It isn’t about taking the “blame.” Blame is for the ego. But it is about taking our power back when we assume responsibility for all the circumstances and relationships in our lives.
When we look honestly at what we are doing that is working, and what isn’t, solutions to our problems start to appear. This results from stepping out of denial. Success begins when we forget about what other people are doing, and simply decide how we want to live our lives.
Lighten Up About Your Dark Side
As Lauren Handler Zander, a trainer that teaches her earth-shaking life-tips at places like MIT (and 35 other universities) will tell you, we can all stand to lighten up about our dark sides. This gives us permission to stop lying about ourselves, and to ourselves.
Zander states, “If you’re running late, don’t blame fake traffic!!!” While this specific lie is funny, it becomes a bad joke when we think of all the ways we do lie – which prohibit forward movement.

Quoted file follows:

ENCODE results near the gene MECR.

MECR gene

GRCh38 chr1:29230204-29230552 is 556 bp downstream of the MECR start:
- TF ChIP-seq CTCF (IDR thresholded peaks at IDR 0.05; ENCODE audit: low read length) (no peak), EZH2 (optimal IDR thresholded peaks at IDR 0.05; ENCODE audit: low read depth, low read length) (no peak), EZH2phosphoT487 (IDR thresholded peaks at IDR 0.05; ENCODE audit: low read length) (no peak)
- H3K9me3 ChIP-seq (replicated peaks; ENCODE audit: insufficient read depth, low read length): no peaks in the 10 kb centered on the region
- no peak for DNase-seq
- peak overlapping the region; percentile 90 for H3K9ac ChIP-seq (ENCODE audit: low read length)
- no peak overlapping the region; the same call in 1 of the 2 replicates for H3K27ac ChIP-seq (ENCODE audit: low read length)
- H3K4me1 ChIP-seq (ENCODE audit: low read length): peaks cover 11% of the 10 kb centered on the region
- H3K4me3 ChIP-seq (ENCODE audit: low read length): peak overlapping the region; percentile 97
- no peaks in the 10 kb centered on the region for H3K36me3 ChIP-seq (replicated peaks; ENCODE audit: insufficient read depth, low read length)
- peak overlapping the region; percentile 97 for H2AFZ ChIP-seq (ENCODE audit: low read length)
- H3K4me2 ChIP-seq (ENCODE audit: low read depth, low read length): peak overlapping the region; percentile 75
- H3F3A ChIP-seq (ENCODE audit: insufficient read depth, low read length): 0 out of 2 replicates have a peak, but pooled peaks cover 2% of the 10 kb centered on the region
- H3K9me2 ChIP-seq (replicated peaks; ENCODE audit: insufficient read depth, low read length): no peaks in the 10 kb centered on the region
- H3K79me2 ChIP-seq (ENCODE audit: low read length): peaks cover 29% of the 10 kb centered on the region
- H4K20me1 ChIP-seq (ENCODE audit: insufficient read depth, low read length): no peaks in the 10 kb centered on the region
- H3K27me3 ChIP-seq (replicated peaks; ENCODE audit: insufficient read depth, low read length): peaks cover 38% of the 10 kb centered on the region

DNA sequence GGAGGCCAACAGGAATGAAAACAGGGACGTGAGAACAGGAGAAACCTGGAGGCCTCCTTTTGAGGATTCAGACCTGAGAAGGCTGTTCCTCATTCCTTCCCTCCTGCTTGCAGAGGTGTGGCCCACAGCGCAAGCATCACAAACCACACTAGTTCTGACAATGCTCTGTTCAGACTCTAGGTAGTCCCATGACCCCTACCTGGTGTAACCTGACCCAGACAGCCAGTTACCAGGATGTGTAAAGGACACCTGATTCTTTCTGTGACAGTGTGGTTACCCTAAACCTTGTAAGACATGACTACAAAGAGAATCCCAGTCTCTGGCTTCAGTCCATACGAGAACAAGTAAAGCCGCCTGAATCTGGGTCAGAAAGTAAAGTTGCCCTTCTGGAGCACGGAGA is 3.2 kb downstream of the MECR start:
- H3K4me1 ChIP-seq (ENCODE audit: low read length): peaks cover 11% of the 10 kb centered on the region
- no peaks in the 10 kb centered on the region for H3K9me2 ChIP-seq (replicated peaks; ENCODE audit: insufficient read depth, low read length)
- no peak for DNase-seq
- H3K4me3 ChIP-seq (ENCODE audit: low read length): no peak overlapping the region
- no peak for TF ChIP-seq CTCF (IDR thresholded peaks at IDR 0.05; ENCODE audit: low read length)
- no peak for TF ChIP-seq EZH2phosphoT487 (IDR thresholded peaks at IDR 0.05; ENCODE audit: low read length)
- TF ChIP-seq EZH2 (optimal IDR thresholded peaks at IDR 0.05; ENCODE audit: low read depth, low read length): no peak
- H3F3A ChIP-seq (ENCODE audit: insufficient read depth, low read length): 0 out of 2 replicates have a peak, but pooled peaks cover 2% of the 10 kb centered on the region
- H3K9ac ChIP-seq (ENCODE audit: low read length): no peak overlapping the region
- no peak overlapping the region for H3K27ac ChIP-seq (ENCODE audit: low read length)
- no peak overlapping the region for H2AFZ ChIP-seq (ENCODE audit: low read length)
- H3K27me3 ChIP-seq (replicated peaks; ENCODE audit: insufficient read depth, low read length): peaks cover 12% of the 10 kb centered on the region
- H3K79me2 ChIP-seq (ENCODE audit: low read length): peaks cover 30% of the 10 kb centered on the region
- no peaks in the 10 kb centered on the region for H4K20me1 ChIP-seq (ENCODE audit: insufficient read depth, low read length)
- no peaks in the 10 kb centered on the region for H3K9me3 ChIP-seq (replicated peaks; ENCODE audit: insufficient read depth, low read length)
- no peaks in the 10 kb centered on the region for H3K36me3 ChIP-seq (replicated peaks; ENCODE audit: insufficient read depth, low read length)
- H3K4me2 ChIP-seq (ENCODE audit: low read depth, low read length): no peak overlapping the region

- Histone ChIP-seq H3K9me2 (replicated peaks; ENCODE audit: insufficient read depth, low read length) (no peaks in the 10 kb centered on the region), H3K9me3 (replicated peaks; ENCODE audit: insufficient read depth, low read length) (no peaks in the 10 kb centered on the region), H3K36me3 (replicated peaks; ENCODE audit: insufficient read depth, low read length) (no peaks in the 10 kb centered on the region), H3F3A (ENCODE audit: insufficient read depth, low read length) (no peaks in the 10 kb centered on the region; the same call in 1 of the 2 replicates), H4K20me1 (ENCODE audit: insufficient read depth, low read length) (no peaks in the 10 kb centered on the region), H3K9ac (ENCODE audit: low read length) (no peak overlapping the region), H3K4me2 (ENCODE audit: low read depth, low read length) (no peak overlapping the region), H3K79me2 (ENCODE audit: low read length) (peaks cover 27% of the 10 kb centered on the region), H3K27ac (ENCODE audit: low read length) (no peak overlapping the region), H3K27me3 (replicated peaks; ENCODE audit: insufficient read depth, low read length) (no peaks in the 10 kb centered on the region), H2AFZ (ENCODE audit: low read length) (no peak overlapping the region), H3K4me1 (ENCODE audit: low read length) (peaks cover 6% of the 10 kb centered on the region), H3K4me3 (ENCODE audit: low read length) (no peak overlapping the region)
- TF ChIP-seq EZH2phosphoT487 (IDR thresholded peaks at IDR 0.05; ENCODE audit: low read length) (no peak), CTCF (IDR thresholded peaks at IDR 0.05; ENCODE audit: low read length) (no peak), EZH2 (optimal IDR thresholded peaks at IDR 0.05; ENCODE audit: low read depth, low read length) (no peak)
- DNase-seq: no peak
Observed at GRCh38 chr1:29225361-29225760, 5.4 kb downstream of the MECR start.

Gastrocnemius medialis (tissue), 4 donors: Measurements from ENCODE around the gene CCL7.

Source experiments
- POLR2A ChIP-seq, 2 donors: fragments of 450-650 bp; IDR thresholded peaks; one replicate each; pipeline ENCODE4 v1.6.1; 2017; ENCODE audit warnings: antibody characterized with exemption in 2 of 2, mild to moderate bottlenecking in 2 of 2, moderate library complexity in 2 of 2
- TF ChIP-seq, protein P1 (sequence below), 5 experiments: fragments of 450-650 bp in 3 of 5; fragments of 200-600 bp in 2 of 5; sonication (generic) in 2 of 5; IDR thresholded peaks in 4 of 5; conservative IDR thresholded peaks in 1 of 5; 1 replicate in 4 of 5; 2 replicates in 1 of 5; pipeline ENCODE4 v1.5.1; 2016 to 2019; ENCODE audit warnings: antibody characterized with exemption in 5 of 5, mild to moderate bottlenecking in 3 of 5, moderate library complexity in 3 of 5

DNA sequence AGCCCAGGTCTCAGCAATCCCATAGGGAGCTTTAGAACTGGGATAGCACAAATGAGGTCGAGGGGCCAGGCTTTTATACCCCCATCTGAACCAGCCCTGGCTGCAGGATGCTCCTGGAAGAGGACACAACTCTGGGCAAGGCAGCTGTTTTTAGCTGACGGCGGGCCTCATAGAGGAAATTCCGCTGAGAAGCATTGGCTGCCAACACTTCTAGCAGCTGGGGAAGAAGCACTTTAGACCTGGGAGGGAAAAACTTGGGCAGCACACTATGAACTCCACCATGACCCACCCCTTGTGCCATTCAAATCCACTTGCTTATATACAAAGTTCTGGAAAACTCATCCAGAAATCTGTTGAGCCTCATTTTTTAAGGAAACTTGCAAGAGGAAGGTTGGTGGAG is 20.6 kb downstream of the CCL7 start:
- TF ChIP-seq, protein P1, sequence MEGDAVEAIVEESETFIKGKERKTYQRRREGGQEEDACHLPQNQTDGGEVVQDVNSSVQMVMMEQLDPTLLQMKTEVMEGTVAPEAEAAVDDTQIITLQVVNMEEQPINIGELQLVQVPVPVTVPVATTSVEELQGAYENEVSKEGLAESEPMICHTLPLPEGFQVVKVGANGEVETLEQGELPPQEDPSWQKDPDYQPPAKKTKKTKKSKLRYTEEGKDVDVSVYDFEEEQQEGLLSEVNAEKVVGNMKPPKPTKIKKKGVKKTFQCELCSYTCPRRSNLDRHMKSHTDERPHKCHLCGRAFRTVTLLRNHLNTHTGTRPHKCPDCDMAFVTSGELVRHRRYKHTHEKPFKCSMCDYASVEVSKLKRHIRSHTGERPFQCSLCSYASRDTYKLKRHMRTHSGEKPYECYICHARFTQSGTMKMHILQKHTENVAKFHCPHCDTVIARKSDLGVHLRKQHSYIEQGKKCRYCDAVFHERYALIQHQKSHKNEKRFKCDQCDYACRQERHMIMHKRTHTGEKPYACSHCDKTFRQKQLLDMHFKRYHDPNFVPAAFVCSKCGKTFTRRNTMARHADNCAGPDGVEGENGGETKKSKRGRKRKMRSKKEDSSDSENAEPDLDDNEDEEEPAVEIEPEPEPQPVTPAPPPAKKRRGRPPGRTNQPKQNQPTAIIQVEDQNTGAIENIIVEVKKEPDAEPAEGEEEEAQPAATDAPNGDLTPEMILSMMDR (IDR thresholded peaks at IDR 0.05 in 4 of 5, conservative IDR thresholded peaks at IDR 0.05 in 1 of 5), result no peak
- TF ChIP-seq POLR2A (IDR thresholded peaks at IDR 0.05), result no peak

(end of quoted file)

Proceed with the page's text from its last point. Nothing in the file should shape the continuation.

Hate your job? Stop pretending you love it, and you might come up with a novel solution to transition into the job of your dreams.
Is your relationship a total wreck? Stop pretending that it isn’t, and you can come up with a way to love yourself more, and attract a more appropriate mate.
Put Down the Cookies
By getting real about our weaknesses, we can start to tackle our smaller personal fouls, and “shittier habits” without feeling guilt or shame about them, while finding a sense of humour. Zander calls this “putting down the cookies.” These cookies are just a metaphor for our vices – those things we tell yourself we won’t do, but then do again and again.
Check Your Mind habits
“The amount we edit and manage our bodies — getting dressed, waxing our legs, dying our hair — is massive compared to how much we manage what’s going on in our own heads,” Zander says. “You have no idea how mean people are to themselves.” She says, like many wise folks among us, that self-talk can make or break you.
Have you broken a promise to yourself to love everything about YOU before 8AM? Own that. And then do what you must to change it. When you get out of bed, listen to positive affirmations. Write down positive things in your journal, or keep a list of things to be grateful for – these are all courageous acts of getting real and changing what is going on in your mind more consistently, so that it reflects out into the world as a different experience.